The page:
– The second reason is cultural. Indeed, we are today in a culture of “zero suffering and/or pain;” and this is what the carers are aiming at. Of course, our duty is to do everything we can to relieve suffering patients to the best of our ability; except that, objectively, zero suffering (in global care offered to the patient) does not exist. Every patient, at the heart of illness, be it in palliative care or in agony, always experiences a form of suffering (whether physical, psychic, intellectual, spiritual, social, etc.) that is visible, perceptible or not. Our role as caregivers is therefore not to eliminate the suffering (which would inevitably lead to the elimination of the patient: zero suffering zero equals the death of the patient) but to make it bearable or acceptable; and, once we have managed to relieve the patient by a proportionate dosage of treatments, the time has come to continue the accompaniment other than chemically. Here, in discussion with the patient, one can seek to understand the other sources of suffering that the patient is experiencing and that contribute to increasing the physical symptoms of pain or discomfort. The response to this suffering is therefore not only chemical; it is through a relationship with others, with one's family, with God, etc.; which is not possible when the patient is put in a state of unconsciousness by sedation.
However, in our culture today, it is believed that only the state of unconsciousness responds to the relief of suffering (unconsciousness = zero suffering); the person is visibly relieved and, for the caregivers, this is the main thing. However, the patient often dies quite quickly from the consequences of the treatment due to a disordered and/or unsuitable dose. Since the treatment is not proportionate to the relief of the symptom alone, once the person has lost consciousness together with “normal” breathing, everyone benefits.
However, in neuropsychological sciences, nothing shows that even unconscious, the patient is free from suffering: it is only that he is no longer able to express or manifest it.
Finally, to be precise, the manifestations of a suffering face or agitation are not only a sign of physical pain; they can also be a sign of a struggle against the sedative effect of a treatment, or some other struggle; it is up to us professionals to seek and always to continue to seek to understand what is behind it, with confidence and intuition.
On the other hand, and this is the moral dimension of the problem, since the caregivers do not, in all sincerity, have an “euthanasic intention” in administering the treatments, then this does not pose any problem; in fact, they are sure that the treatment was correctly adjusted when the patient is no longer conscious. This is the question of the double effect which, according to Church doctrine, is morally permissible. However, beware of confusion regarding the principle of double effect: as Pius XII recalled in 1957, “an act with a double effect is morally good, – if the very act which gave rise to the bad effect is good or at least indifferent; – if the agent directly aims at the good effect of the act, tolerating only the bad effect; – if the good effect is not obtained by the bad effect.”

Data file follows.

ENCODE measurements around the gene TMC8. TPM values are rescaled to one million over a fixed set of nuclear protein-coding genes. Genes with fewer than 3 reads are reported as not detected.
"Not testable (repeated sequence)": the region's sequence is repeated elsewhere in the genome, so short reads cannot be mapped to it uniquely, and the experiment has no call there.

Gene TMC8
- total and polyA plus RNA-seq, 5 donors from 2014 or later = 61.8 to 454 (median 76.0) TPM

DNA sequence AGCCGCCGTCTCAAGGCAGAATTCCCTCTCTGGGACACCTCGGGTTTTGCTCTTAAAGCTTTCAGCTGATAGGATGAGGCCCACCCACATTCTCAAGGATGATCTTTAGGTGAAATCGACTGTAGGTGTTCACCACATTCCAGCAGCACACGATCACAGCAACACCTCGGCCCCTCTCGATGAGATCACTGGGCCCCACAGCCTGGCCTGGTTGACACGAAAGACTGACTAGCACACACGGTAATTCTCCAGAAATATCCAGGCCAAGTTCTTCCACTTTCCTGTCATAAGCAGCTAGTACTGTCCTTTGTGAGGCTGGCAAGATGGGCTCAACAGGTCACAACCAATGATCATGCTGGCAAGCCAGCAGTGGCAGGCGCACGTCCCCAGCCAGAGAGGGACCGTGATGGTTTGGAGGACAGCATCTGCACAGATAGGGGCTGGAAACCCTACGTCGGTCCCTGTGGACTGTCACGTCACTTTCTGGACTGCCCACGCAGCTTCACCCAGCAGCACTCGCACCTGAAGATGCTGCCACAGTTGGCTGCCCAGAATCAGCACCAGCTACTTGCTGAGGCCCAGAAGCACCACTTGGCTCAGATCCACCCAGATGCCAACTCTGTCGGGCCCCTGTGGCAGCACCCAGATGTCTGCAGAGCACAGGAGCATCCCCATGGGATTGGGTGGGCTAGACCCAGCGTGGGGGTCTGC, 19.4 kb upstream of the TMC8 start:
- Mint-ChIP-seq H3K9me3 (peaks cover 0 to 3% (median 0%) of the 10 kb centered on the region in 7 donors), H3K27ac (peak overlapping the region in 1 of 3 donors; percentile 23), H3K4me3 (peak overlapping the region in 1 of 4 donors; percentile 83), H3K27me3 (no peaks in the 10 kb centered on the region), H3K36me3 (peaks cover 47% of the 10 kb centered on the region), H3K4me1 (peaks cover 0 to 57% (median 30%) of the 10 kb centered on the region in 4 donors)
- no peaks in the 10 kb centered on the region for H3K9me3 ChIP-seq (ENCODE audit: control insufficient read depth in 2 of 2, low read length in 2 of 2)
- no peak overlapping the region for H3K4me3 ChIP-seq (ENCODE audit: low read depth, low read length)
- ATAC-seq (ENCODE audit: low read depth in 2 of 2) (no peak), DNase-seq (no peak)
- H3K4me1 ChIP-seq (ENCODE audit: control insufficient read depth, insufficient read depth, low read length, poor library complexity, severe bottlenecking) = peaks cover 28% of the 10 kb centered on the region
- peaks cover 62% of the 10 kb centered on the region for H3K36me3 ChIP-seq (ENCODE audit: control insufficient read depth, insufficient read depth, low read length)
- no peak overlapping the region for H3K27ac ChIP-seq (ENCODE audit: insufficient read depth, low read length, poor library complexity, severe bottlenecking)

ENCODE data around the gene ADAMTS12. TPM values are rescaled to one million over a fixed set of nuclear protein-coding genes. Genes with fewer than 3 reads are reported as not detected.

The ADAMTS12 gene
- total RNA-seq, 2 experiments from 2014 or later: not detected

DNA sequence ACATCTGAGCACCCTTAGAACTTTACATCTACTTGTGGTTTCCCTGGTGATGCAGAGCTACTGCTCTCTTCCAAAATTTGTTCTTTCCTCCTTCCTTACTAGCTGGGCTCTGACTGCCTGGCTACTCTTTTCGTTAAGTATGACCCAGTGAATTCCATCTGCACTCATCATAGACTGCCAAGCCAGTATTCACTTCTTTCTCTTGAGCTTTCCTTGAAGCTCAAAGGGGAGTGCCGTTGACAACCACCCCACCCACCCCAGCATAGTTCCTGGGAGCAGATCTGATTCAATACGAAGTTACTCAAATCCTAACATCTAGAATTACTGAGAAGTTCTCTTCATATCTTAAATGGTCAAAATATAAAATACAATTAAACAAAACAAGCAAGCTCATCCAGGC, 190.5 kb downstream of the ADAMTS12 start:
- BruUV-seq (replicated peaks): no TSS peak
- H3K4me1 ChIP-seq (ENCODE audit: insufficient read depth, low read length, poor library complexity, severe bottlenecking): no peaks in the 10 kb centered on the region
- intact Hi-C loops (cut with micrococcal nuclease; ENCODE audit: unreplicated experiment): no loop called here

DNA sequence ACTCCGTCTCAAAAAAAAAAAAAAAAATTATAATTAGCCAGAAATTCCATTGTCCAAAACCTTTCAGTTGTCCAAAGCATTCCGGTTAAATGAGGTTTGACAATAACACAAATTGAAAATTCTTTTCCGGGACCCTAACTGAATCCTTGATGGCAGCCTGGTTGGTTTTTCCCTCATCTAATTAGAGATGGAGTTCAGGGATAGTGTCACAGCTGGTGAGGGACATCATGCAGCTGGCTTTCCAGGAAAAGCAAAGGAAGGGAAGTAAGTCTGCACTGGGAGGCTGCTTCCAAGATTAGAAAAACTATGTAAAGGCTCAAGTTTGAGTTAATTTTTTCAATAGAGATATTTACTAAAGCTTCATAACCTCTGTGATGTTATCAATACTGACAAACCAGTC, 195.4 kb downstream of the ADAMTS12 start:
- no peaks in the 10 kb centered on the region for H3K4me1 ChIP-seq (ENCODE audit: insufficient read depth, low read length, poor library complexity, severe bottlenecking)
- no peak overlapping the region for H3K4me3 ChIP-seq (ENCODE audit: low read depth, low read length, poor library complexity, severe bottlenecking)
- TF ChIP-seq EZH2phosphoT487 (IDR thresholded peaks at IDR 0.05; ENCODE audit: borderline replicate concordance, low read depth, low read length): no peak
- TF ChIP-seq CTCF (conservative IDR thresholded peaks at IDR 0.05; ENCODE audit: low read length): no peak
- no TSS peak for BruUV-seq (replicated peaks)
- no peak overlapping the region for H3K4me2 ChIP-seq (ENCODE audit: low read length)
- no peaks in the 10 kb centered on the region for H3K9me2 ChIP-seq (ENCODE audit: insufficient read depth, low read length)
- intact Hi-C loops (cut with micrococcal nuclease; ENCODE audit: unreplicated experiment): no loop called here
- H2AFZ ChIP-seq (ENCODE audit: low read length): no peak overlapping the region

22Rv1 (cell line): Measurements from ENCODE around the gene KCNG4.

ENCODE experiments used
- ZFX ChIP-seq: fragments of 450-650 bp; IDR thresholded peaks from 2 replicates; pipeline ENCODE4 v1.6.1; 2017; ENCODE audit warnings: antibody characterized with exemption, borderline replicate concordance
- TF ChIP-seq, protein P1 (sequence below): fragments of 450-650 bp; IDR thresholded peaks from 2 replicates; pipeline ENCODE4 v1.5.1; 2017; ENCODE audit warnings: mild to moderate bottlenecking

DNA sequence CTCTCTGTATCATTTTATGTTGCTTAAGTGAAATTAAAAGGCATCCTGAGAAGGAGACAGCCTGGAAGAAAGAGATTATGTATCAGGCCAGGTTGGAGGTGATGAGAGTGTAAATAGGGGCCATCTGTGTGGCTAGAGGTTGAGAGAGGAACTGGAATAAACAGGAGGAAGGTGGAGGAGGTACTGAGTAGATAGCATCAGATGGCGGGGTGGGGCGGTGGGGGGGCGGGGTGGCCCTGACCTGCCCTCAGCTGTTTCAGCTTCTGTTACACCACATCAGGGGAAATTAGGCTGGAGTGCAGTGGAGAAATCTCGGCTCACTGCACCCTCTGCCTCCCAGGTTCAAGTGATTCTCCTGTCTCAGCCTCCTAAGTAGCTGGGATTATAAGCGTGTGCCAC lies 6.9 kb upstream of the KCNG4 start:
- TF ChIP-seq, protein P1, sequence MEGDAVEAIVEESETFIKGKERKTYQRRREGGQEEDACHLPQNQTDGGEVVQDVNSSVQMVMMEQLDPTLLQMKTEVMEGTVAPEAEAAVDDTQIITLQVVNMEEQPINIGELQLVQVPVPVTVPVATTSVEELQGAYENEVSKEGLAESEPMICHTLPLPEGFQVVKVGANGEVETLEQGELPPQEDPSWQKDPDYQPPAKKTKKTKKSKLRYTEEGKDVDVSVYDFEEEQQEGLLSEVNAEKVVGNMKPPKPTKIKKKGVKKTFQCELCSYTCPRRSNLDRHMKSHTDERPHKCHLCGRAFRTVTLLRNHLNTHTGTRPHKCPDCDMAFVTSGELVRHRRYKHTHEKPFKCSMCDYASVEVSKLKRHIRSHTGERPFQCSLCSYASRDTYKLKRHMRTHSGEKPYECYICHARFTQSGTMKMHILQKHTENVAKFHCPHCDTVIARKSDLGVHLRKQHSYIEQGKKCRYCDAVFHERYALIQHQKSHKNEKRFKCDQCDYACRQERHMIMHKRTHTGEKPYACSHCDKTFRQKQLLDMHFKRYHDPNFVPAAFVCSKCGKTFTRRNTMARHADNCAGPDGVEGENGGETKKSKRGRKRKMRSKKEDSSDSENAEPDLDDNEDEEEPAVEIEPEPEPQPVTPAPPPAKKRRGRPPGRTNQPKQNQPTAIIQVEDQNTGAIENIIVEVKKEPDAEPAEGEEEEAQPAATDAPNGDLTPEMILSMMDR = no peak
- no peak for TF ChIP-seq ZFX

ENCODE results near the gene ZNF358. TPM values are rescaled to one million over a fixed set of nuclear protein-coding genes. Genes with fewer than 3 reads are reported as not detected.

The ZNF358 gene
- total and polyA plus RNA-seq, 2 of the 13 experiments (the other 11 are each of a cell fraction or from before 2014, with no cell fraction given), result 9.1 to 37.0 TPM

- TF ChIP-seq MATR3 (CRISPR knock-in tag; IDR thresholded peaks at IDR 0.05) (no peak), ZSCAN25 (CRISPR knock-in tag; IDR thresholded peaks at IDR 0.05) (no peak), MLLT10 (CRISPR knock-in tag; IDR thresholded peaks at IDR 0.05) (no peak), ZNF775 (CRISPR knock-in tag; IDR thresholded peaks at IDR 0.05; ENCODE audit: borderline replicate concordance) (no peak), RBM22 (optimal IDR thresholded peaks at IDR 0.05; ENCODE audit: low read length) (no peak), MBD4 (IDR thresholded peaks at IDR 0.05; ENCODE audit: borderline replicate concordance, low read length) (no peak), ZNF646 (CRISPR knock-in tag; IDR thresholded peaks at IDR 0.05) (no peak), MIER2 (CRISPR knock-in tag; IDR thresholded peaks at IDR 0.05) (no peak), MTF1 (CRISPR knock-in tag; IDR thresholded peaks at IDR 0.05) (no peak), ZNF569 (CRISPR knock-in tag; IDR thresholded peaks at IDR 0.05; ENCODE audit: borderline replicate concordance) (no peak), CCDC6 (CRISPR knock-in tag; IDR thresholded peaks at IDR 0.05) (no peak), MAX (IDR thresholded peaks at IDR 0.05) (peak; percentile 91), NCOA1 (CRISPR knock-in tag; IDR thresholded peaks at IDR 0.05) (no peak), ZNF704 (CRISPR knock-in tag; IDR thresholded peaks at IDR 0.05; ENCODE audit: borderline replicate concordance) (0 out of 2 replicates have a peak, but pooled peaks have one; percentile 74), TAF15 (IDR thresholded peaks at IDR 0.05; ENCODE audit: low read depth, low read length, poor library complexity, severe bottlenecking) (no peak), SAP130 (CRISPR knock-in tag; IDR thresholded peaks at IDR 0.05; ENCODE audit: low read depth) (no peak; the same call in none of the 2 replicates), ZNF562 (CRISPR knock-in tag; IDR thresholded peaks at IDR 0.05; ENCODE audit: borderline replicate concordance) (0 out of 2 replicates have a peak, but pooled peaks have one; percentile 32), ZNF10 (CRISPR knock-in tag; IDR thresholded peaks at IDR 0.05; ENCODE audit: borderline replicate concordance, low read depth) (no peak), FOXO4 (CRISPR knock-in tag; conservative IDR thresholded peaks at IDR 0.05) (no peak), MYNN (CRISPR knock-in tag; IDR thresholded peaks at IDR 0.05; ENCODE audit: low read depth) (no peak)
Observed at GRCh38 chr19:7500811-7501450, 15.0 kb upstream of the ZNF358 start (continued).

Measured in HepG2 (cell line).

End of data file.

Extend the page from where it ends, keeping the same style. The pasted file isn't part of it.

In concrete terms, the implementation of an analgesic or sedative treatment studied, calculated and monitored to be proportionate to the symptom, may nevertheless lead to the death of the patient due to a consequence that could not be anticipated or is still unknown. In this case, death is an accidental consequence. There is no underlying euthanasic drift in this act.
On the other hand, an overdose of narcotics or a disproportionate dose of narcotics, administered for the purpose of ending the patient's life or for the purpose of relieving pain (or suffering) with the same effect of killing the patient is, in both cases, morally wrong. Whatever the intention, it is the act of alleviating the suffering person with respect for his or her life that is good. It is not the intention that makes the act good.
Hence the importance of not trying to sedate but to relieve in a proportionate way; if there is deep sedation necessary for a symptom that is truly refractory to any other treatment, then it is of last resort and, in spite of everything, proportionate to the symptom; it must be punctual and not terminal or definitive.
This error of appreciation seriously misleads the carers today; it is this that leads them into euthanasia drifts that will be uncontrollable with COVID-19, particularly in EHPAD’s. Caregivers with little experience in the field are victims of this situation and suffer enormously. In EHPADs, they are currently denied hospitalization for their elderly patients with COVID-19 and in respiratory distress, because of their age or lack of space. They watch them die in front of their eyes from appalling choking attacks, which they are powerless to deal with due to lack of appropriate treatment and training. The decree on Rivotril is therefore a good thing if its practical implementation meets the criteria explained above.
For the government, however, it is simpler to respond to their request for authorization to use treatments “to relieve” than to adapt the health system to the care of contaminated elderly people.
Article 3 of the Claeys/Leonetti law in 2016 legalized deep and terminal sedation under certain conditions of suffering. The theory that this was to be framed by this law is disintegrating in practice, as we see here!
Here it is not the carers who are responsible, but those who impose on them a situation where they have no other choice!